Influential RBNZ Survey of expectations shows anticipated inflation of 2.11% in two years time, up from 2.02% in November; house price inflation expectations rise from a low base; wage rise expectations increase

By David Hargreaves

The latest quarterly Reserve Bank Survey of Expectations, has shown a rise in expectations for the rate of general inflation, house price inflation and wage inflation.

The rises are all fairly mild, and from a low base, but will be watched with interest by the RBNZ - which pays a lot of attention to this particular survey and has been known to move interest rates largely on the basis of its results.

The most watched figure in the survey is the expected rate of inflation two years ahead. This has moved up significantly to 2.11% (above the RBNZ's explicitly targeted 2% level, but comfortably within the generally targeted 1%-3% range), up from 2.02% last November.

Such a rise is unlikely to cause sleepless nights at the RBNZ, nor will it likely change the RBNZ's immediate view - but the central bank will note it. However, the RBNZ is likely to be reasonably comforted by the view of inflation both in five years time and in 10 years time, which are largely unmoved in the latest survey at just a little over 2%.

The RBNZ will, however, also note the fact that wage rise expectations have also blipped up in the latest survey - though again from very low levels and certainly not up to stratospheric levels.

The expectation for annual wage growth in two years time is now 2.68%, up from 2.57% in November, while the one year expectation has firmed to 2.48% from 2.25% in November.

House price inflation, which is a relatively new question being asked in this survey - only introduced last year - has seen a rise in expectations after dropping sharply late last year.

The question involves expectations of the annual percentage change in the Quotable Value Quarterly House price Index for one and two years out.

The expectation for house price inflation in two years time has risen to 2.52% from 2.01% in November.

The one year out expectation has risen to 2.45% from 2.31%.

This too will be of interest to the RBNZ, which noted some firming in house price inflation during its review of official interest rates last week.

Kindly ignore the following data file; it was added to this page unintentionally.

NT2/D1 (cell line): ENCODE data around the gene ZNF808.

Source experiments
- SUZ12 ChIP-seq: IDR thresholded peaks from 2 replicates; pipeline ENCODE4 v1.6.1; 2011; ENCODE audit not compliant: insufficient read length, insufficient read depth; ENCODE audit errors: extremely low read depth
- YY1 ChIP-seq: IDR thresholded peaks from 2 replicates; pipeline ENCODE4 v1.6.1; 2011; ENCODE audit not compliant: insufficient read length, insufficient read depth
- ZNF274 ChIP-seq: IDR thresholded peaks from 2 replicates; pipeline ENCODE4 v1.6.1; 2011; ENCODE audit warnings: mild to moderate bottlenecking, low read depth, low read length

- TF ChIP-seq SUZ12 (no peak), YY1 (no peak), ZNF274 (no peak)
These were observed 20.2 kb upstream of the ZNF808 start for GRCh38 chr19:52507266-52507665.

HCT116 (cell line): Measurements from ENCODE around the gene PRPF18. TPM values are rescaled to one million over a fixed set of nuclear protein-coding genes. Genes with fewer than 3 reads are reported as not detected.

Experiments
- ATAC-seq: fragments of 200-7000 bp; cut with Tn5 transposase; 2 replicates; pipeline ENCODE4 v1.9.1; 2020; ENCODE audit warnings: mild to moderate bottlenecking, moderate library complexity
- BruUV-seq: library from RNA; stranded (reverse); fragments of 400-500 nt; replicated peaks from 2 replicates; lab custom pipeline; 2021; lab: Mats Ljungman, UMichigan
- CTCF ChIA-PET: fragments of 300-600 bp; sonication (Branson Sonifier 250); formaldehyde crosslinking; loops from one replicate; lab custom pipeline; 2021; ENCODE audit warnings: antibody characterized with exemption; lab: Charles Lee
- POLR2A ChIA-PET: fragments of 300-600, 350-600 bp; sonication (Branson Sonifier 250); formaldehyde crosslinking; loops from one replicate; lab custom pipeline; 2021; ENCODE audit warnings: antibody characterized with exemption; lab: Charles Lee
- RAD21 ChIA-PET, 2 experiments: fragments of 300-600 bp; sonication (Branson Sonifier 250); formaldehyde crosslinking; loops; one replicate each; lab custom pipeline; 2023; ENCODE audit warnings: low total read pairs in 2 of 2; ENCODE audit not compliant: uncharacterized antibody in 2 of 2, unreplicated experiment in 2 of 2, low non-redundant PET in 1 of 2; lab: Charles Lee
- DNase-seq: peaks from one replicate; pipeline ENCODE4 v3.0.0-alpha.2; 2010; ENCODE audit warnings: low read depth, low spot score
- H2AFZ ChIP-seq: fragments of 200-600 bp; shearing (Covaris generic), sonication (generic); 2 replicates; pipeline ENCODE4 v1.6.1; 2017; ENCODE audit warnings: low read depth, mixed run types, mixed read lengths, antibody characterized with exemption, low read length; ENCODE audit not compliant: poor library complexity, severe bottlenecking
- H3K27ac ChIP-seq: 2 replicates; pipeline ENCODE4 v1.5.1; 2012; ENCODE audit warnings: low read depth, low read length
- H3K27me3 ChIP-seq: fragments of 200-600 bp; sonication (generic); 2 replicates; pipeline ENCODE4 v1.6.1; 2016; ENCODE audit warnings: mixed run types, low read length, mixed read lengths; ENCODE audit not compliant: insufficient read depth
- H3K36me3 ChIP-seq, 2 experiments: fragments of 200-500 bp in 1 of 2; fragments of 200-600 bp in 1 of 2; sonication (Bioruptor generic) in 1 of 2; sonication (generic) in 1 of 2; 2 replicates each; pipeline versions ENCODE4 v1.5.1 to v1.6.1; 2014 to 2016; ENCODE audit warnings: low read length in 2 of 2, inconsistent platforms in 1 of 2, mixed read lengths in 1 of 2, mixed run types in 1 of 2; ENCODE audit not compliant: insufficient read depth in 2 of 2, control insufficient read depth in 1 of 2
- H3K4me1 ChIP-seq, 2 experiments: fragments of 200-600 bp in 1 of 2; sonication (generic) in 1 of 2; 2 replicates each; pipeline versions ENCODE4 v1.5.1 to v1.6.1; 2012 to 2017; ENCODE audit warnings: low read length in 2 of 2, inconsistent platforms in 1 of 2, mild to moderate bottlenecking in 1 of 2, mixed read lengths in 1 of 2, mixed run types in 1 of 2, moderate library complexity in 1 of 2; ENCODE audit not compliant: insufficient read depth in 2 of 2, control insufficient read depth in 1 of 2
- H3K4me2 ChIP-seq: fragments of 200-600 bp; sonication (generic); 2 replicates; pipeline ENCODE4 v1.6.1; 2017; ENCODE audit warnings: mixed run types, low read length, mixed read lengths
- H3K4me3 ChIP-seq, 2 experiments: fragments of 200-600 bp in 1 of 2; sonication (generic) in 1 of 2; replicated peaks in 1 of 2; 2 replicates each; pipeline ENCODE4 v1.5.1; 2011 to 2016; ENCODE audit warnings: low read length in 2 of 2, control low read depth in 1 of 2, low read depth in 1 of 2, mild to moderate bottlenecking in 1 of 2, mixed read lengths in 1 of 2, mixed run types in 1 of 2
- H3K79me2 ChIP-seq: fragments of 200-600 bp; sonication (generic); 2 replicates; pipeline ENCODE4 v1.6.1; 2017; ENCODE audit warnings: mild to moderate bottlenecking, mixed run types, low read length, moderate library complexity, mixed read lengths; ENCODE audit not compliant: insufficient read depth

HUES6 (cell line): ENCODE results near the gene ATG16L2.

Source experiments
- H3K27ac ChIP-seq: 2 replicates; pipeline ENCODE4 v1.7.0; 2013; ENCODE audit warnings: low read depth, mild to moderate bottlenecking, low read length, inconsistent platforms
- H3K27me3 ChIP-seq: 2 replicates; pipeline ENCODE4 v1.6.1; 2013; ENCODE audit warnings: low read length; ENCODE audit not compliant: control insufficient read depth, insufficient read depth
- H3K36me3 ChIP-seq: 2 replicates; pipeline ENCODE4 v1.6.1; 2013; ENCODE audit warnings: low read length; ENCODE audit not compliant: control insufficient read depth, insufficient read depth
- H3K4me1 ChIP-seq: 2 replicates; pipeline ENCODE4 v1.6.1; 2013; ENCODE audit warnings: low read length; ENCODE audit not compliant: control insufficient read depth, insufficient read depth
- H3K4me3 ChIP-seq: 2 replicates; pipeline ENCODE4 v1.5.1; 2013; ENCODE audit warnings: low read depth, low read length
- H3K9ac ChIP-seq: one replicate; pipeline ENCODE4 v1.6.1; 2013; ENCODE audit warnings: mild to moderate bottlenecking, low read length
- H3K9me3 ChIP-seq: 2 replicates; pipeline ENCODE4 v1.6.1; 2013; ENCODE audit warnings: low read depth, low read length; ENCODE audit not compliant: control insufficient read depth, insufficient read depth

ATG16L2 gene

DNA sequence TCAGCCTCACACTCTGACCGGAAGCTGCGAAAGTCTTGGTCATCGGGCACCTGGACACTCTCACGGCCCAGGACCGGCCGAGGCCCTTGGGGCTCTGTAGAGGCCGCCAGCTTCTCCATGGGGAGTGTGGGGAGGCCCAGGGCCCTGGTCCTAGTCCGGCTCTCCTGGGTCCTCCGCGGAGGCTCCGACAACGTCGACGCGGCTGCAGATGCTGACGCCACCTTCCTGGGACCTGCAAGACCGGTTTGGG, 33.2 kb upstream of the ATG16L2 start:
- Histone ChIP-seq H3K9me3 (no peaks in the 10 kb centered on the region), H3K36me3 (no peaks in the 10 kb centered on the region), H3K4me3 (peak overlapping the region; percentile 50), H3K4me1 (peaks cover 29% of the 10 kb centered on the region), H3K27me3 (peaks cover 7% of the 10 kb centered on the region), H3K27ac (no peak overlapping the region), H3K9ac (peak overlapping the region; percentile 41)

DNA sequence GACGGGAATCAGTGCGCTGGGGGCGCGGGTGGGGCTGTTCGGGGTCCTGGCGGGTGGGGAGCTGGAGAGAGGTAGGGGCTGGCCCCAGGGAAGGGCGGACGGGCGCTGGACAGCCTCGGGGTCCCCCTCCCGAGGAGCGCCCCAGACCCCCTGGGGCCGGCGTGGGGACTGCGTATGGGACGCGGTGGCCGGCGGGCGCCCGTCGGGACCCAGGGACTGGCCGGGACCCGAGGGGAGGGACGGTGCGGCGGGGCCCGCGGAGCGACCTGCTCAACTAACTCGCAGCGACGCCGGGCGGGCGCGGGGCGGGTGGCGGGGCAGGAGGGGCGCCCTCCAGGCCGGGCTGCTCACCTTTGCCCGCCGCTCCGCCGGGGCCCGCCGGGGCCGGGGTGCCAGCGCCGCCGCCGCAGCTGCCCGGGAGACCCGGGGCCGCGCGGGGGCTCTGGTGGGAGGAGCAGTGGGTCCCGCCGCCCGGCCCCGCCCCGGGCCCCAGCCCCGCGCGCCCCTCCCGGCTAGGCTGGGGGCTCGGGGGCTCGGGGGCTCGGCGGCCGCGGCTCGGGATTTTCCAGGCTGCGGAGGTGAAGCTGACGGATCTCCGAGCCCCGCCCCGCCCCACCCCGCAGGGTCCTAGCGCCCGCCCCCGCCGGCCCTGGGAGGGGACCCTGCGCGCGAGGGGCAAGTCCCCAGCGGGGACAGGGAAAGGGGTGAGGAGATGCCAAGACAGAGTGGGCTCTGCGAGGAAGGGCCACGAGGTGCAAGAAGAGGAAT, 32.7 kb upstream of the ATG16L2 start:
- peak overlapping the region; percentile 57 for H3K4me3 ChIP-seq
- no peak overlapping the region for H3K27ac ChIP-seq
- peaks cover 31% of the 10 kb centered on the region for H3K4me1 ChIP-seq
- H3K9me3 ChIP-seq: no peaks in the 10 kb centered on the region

The RBNZ as of last month loosened the reins on mortgage lending somewhat through a slight relaxation in the loan to value (LVR) lending restrictions.

The Reserve Bank Survey of Expectations asks a sample of economists, business and industry leaders questions relating to perceptions and expectations on a range of economic indicators.

We welcome your help to improve our coverage of this issue. Any examples or experiences to relate? Any links to other news, data or research to shed more light on this? Any insight or views on what might happen next or what should happen next? Any errors to correct?

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Modest increases in house prices over the next couple of years is likely on the cards. It's an unsurprising outcome from RBNZ's Survey of Expectations.

And a period of stability is, in my view, not a bad thing.


Modest increases in house prices over the next couple of years is likely on the cards


Hi J.C.

There are many reasons - most of which have been discussed on this website.

Suggest you do a search if you're not familiar with them.


I'm with J.C on this one.
You may not know the meaning of 'modest'.

The survey of expectations, which you make specific reference to gives the following info:
(bear in mind that these estimates normally carry a huge margin of error and these aren't necessarily well anchored to true inflation)

2 year
E(core infl): 2.11%
E(wage infl): 2.68%
E(hp infl): 2.52%

So, in real terms, where is the 'modest' house price increases that you talk of?
If you prescribe to the notion that long run hp appreciation is anchored to wage inflation, then in real terms house prices are expected to decrease.
If you anchor it to core inflation, house price inflation beats it by only ~0.4%.
So, hardly 'modest', at all.

Hi nymad,

Re the meaning of the word "modest", I suggest you get yourself a dictionary.


I'm sure there's a strong correlation between growth in "housing costs" (as defined in the CPI) and the overall CPI, but most people should understand that the growth in CPI and / or housing costs is not necessarily correlated with house price growth, particularly on the magnitude of the change.

And yes, "modest" is a rubbery modifier that has little meaning unless it's clearly defined. For most people, it's entirely subjective. Similarly, the use of "probably" means very little in the context of forecasts based on a probability function.

There are many reasons - most of which have been discussed on this website.

Suggest you do a search if you're not familiar with them.

So what people discuss enables you to predict house price movements? If this is the case, you need a social listening software tool.

To destroy savings and reward borrowers (especially the heavily leveraged). If this happens then Winston will have completely failed his voting demographic, as retired voters savings become increasingly worthless.